Using a mock coding survey, the authors found that most residents performed poorly in identifying appropriate billing codes and modifiers. This is consistent with other specialties.15,16 Because of this, there is documented desire among orthopedic residents to receive formal coding education during their training. At the American Orthopaedic Association resident leadership forum in 2005, they reported an overall inadequate education in practice management and called for more, including coding.11 Despite this, using a 2006 survey sent to all graduating orthopedic surgery residents, Gill and Schutt9 reported only 13% were confident they could begin coding appropriately in their own practice. Miller et al10 also found that coding was ranked the second highest in functional knowledge deficiency.

These results are consistent with other studies in the literature and illustrate that a formal coding education in residency can significantly improve coding accuracy.10,15–18 In the current study, residents who received any form of coding education scored 54% correct vs 46% in those who had no formal education. This marginal increase in scoring following coding education shows that although coding education improves accuracy in coding among residents, the optimal form of education is yet to be determined. Further research into this topic may help elucidate this.

This study had limitations. With a small number of participants in each category (28 junior residents, 24 senior residents, and 15 attending surgeons), it is possible that the study was underpowered to detect certain differences that may have been present. The authors also did not stratify attending surgeons by subspecialty within orthopedics. It is possible that attendings could have performed better within their area of subspecialty. Nonetheless, attending surgeons still performed better across all areas of the examination.

Conclusion

This study highlights valuable findings regarding the role of coding education in residency and its continued lack thereof in today's programs. The authors have demonstrated that residents performed poorly when identifying proper billing codes for common procedures and encounters in orthopedic surgery. Further, those participants who received coding education did better than those who did not. This, combined with the desire of orthopedic surgery residents for education in coding, suggests that they can benefit from formal education in medical billing in order to enhance their ability to correctly code when beginning practice.

References

  1. Milestones by specialty. ACGME.org. https://www.acgme.org/What-We-Do/Accreditation/Milestones/Milestones-by-Specialty. Accessed December 2, 2018.
  2. Adiga K, Buss M, Beasley BW. Perceived, actual, and desired knowledge regarding Medicare billing and reimbursement: a national needs assessment survey of internal medicine residents. J Gen Intern Med. 2006;21(5):466–470. doi:10.1111/j.1525-1497.2006.00428.x [CrossRef] PMID:16704389
  3. Balla F, Garwe T, Motghare P, et al. Evaluating coding accuracy in general surgery residents' Accreditation Council for Graduate Medical Education procedural case logs. J Surg Educ. 2016;73(6):e59–e63. doi:10.1016/j.jsurg.2016.07.017 [CrossRef] PMID:27886974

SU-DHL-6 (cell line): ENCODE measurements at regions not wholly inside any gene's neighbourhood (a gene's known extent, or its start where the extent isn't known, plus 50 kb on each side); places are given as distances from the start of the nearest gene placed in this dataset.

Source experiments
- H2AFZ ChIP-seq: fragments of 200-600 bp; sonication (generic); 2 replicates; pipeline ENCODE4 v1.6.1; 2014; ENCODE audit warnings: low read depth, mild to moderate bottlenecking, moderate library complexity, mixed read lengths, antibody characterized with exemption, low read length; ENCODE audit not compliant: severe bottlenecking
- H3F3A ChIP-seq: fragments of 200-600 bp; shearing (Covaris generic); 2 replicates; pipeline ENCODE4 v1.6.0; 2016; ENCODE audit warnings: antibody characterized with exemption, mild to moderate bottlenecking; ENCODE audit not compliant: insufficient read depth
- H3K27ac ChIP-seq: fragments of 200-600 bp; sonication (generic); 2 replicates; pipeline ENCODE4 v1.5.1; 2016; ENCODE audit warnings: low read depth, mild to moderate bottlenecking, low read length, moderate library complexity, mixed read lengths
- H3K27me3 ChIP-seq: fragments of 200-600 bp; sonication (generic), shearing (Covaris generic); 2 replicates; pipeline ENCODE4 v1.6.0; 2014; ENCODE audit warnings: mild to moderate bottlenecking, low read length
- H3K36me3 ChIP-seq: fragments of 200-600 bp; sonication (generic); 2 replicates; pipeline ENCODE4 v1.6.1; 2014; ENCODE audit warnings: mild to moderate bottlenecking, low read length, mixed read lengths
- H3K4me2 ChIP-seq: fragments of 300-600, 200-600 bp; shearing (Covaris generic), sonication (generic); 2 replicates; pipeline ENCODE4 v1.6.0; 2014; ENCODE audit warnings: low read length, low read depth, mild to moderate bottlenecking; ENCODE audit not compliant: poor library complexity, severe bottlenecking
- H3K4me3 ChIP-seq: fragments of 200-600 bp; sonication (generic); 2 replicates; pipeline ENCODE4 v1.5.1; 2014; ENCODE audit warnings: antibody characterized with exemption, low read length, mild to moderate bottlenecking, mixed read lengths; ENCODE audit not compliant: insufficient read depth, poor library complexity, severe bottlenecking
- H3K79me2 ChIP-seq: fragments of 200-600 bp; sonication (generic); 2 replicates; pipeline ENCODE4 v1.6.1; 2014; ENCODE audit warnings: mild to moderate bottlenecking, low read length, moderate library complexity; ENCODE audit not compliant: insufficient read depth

4. Bang S, Bahl A. Impact of early educational intervention on coding for first-year emergency medicine residents. AEM Educ Train. 2018;2(3):213–220. doi:10.1002/aet2.10102 [CrossRef] PMID:30051091
  5. Fakhry SM, Robinson L, Hendershot K, Reines HD. Surgical residents' knowledge of documentation and coding for professional services: an opportunity for a focused educational offering. Am J Surg. 2007;194(2):263–267. doi:10.1016/j.amjsurg.2006.11.031 [CrossRef] PMID:17618817
  6. Jones K, Lebron RA, Mangram A, Dunn E. Practice management education during surgical residency. Am J Surg. 2008;196(6):878–881. doi:10.1016/j.amjsurg.2008.08.008 [CrossRef] PMID:19095103
  7. Kapa S, Beckman TJ, Cha SS, et al. A reliable billing method for internal medicine resident clinics: financial implications for an academic medical center. J Grad Med Educ. 2010;2(2):181–187. doi:10.4300/JGME-D-10-00001.1 [CrossRef] PMID:21975617
  8. Murphy RF, Littleton TW, Throckmorton TW, Richardson DR. Discordance in current procedural terminology coding for foot and ankle procedures between residents and attending surgeons. J Surg Educ. 2014;71(2):182–185. doi:10.1016/j.jsurg.2013.07.005 [CrossRef] PMID:24602706
  9. Gill JB, Schutt RC Jr, . Practice management education in orthopaedic surgical residencies. J Bone Joint Surg Am. 2007;89(1):216–219. doi:10.2106/00004623-200701000-00029 [CrossRef] PMID:17200329
  10. Miller DJ, Throckmorton TW, Azar FM, Beaty JH, Canale ST, Richardson DR. Business and practice management knowledge deficiencies in graduating orthopedic residents. Am J Orthop (Belle Mead NJ).2015;44(10):E373–E378. PMID:26447414
  11. Ranawat AS, Dirschl DR, Wallach CJ, Harner CD. Symposium. Potential strategies for improving orthopaedic education: strategic dialogue from the AOA Resident Leadership Forum Class of 2005. J Bone Joint Surg Am. 2007;89(7):1633–1640. PMID:17606803
  12. Stautberg EF III, Romero J, Bender S, DeHart M. Orthopaedic resident practice management and health policy education: evaluation of experience and expectations. Cureus. 2018;10(4):e2461. doi:10.7759/cureus.2461 [CrossRef] PMID:29900081
  13. Medicare Program Integrity Manual. CMS.gov. https://www.cms.gov/Regulations-and-Guidance/Guidance/Manuals/Internet-Only-Manuals-IOMs-Items/CMS019033.html. Accessed December 2, 2018.
  14. Harris PA, Taylor R, Thielke R, Payne J, Gonzalez N, Conde JG. Research electronic data capture (REDCap): a metadata-driven methodology and workflow process for providing translational research informatics support. J Biomed Inform. 2009;42(2):377–381. doi:10.1016/j.jbi.2008.08.010 [CrossRef] PMID:18929686